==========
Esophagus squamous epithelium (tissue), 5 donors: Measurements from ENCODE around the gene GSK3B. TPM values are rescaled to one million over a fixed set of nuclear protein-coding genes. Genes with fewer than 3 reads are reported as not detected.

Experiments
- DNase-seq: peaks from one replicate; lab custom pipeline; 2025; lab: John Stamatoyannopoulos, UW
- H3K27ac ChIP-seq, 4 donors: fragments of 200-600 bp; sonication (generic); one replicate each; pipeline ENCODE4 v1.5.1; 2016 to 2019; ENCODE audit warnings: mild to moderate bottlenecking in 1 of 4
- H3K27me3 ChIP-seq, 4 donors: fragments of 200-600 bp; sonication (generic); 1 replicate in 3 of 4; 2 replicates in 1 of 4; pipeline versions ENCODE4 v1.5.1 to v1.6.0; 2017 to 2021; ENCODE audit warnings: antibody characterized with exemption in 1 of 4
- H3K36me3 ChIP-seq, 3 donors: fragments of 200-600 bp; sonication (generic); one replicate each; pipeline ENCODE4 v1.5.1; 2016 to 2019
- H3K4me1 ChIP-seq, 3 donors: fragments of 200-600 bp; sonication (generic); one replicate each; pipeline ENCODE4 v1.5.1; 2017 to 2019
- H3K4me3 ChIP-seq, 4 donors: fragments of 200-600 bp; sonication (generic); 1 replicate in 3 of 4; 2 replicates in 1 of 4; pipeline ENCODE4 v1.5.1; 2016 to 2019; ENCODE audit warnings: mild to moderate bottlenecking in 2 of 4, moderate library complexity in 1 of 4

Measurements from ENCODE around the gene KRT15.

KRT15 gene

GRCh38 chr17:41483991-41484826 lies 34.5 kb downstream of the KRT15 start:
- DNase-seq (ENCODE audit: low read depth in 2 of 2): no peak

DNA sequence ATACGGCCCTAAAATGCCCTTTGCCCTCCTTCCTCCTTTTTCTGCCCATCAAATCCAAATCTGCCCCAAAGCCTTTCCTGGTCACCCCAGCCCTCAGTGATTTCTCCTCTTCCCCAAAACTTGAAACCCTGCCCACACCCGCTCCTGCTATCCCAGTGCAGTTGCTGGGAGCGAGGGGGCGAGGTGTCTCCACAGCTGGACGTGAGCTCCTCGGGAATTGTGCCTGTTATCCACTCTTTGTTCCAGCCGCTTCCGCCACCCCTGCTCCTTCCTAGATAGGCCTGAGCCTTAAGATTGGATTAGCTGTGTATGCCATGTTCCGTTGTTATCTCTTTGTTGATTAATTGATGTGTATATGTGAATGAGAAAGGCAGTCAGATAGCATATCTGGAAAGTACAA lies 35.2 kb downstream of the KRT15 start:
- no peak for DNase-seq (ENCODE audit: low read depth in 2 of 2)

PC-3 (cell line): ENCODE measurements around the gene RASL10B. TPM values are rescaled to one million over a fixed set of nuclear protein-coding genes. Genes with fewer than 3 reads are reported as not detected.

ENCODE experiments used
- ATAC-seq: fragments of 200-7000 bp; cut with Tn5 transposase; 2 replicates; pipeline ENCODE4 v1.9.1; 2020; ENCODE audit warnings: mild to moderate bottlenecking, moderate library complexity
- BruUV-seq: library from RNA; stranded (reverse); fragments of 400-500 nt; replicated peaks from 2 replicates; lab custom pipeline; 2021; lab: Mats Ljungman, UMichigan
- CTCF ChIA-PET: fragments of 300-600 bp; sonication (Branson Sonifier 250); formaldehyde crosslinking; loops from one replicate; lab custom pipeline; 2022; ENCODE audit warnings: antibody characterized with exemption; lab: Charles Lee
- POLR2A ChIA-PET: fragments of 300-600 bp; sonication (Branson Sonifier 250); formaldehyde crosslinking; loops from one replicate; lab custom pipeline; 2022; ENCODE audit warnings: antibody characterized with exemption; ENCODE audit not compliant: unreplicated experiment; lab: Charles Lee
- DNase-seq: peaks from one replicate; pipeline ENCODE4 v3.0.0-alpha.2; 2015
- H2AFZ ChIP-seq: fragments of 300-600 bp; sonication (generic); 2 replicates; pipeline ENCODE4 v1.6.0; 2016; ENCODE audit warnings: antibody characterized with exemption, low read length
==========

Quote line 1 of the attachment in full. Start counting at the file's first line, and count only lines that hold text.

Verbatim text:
Esophagus squamous epithelium (tissue), 5 donors: Measurements from ENCODE around the gene GSK3B. TPM values are rescaled to one million over a fixed set of nuclear protein-coding genes. Genes with fewer than 3 reads are reported as not detected.